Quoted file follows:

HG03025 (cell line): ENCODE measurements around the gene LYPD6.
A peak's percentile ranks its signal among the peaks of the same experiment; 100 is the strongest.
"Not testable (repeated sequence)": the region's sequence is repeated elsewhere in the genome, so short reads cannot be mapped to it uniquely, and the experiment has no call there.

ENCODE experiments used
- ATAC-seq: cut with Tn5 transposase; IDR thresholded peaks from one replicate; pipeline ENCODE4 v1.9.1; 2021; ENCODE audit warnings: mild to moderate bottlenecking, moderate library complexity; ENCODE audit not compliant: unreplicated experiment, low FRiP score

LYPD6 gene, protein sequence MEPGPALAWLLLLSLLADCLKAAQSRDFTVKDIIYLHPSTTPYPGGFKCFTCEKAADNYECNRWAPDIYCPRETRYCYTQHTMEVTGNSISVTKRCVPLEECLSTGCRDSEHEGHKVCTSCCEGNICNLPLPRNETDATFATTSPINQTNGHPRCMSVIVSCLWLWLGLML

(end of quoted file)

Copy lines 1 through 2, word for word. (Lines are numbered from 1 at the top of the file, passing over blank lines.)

HG03025 (cell line): ENCODE measurements around the gene LYPD6.
A peak's percentile ranks its signal among the peaks of the same experiment; 100 is the strongest.